Friday, 30 March 2012

My Mothers 'Sarson Ka Saag' - Mustard Greens

It was my mothers 60th Birthday yesterday.  We went over for a good home-made celebratory meal and generous piece of Birthday cake.  I forgot to take my camera with me, so don't have any photographs to share, but both my brothers took loads, so hopefully I will get to share some next week.

I don't know if you've noticed, but there has been a distinct lack of foodie posts on my blog recently.  Yes part of the reason is I have been distracted with gallivanting around parts of Wales, the other is my other hobby: growing veg.  But the real truth is my mother.  One of the benefits drawbacks for a foodie and one that likes to cook is moving closer to family whom also like to cook from scratch; and their insistence to feed you or send you food over.  And this has been happening lots.  So with the exception of the 'Caerphilly Cheese, Leek and Potato Pie' I made a few days ago, not much cooking has been taking place in my new kitchen.

As well as Birthday cake, pilau rice, potato tikkia, vegetable samosas, pakoras ... one of the other homemade dishes we have been feasting on is authentic saag - mustard greens.  For many of my Welsh readers it will look like laverbread, but I assure you it is nothing like it.  It is only similar in that is it is an acquired taste.  In my childhood days and even in my youth, I did not like this jet green stuff much.  However over the years my tastes have,...well matured shall we say.  These days I would describe it as lush.  Its like deep green butter or Pâté if you wish, that you can lavishly smear your naan bread or roti with it and eat.
Although saag can be made with any green, proper Saag is made with mustard greens, not that stuff that is sold in restaurants and take-aways as Palak Saag which is spinach by the way.   My mother will say ‘real saag is king and palak is the prince’ and I think this is true to those who know the difference. If you interested to learn more about authentic saag, follow this link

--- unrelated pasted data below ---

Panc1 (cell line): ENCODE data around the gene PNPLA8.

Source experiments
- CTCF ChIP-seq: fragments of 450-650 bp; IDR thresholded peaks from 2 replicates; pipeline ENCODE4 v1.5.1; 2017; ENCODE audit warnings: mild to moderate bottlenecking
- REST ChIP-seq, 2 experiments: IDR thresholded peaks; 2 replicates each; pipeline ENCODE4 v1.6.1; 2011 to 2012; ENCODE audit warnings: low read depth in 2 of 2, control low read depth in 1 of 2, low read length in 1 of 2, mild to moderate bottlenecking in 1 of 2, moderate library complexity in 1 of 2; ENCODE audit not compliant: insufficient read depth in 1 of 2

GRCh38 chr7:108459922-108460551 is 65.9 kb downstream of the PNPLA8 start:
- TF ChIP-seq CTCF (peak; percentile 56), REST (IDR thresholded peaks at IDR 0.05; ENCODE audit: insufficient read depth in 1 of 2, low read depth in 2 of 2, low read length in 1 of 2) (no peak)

I have to put hand on heart and say, I have not attempted to make saag for myself as it takes hours and its such a laborious cooking process. The closest I have got it by making a cheats version of it with Turnip Greens, its was lovely - but different.

Anyway, we have enjoyed my mothers rich homemade saag with plain basmati rice, with roti and with naan bread.  And guess what there is still loads more.  I am freezing the rest for another day. 

19 comments:

  1. Mmmm, saag :) I love your new header with the welsh dragon too Shaheen! x

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    1. Thanks Philippa.
      Its to mark my move to Wales from Scotland.

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  2. While I did not find a recipe for your mustard greens, I can tell you that we cook them often. It ain't difficult and it is delicious (though strong) and full of nutrients.

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    1. Thanks Stephen,
      Your recipe must be different from my mother. I agree it is not that difficult but it does take time, hours in fact to stew.

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  3. Really lovely post Shaheen. I never realised all this about saag so you have extended my knowledge and made me hungry at the same time!!